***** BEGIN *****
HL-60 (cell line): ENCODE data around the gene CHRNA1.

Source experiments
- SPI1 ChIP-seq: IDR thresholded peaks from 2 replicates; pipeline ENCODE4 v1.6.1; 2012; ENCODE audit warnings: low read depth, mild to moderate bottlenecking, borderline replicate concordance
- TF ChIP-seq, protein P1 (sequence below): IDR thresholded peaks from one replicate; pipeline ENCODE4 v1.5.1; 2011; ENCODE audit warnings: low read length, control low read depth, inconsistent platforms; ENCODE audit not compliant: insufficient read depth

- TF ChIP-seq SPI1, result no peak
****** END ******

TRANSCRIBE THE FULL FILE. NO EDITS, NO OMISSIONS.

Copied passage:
HL-60 (cell line): ENCODE data around the gene CHRNA1.

Source experiments
- SPI1 ChIP-seq: IDR thresholded peaks from 2 replicates; pipeline ENCODE4 v1.6.1; 2012; ENCODE audit warnings: low read depth, mild to moderate bottlenecking, borderline replicate concordance
- TF ChIP-seq, protein P1 (sequence below): IDR thresholded peaks from one replicate; pipeline ENCODE4 v1.5.1; 2011; ENCODE audit warnings: low read length, control low read depth, inconsistent platforms; ENCODE audit not compliant: insufficient read depth

- TF ChIP-seq SPI1, result no peak